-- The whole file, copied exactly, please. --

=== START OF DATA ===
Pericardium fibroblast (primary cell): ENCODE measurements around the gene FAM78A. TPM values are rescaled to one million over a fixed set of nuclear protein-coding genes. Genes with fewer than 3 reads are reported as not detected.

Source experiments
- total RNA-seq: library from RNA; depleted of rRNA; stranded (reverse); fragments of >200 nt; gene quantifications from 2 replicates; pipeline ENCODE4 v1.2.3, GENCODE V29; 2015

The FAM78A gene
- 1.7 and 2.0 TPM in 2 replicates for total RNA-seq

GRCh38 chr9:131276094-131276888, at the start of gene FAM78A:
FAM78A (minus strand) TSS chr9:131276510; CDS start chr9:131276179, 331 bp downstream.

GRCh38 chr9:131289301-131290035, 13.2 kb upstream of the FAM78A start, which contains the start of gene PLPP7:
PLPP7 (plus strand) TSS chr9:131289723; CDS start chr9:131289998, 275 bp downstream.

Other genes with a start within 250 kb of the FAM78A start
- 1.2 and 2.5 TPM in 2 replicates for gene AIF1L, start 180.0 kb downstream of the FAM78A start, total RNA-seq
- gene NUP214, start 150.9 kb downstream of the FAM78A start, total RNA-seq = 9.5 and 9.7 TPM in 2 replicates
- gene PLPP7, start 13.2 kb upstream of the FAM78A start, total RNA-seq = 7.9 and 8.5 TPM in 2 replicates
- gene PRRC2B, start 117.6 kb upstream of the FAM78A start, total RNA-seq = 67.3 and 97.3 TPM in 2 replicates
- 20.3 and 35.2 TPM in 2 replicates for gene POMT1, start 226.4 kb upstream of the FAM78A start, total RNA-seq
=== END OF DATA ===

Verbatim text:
Pericardium fibroblast (primary cell): ENCODE measurements around the gene FAM78A. TPM values are rescaled to one million over a fixed set of nuclear protein-coding genes. Genes with fewer than 3 reads are reported as not detected.

Source experiments
- total RNA-seq: library from RNA; depleted of rRNA; stranded (reverse); fragments of >200 nt; gene quantifications from 2 replicates; pipeline ENCODE4 v1.2.3, GENCODE V29; 2015

The FAM78A gene
- 1.7 and 2.0 TPM in 2 replicates for total RNA-seq

GRCh38 chr9:131276094-131276888, at the start of gene FAM78A:
FAM78A (minus strand) TSS chr9:131276510; CDS start chr9:131276179, 331 bp downstream.

GRCh38 chr9:131289301-131290035, 13.2 kb upstream of the FAM78A start, which contains the start of gene PLPP7:
PLPP7 (plus strand) TSS chr9:131289723; CDS start chr9:131289998, 275 bp downstream.

Other genes with a start within 250 kb of the FAM78A start
- 1.2 and 2.5 TPM in 2 replicates for gene AIF1L, start 180.0 kb downstream of the FAM78A start, total RNA-seq
- gene NUP214, start 150.9 kb downstream of the FAM78A start, total RNA-seq = 9.5 and 9.7 TPM in 2 replicates
- gene PLPP7, start 13.2 kb upstream of the FAM78A start, total RNA-seq = 7.9 and 8.5 TPM in 2 replicates
- gene PRRC2B, start 117.6 kb upstream of the FAM78A start, total RNA-seq = 67.3 and 97.3 TPM in 2 replicates
- 20.3 and 35.2 TPM in 2 replicates for gene POMT1, start 226.4 kb upstream of the FAM78A start, total RNA-seq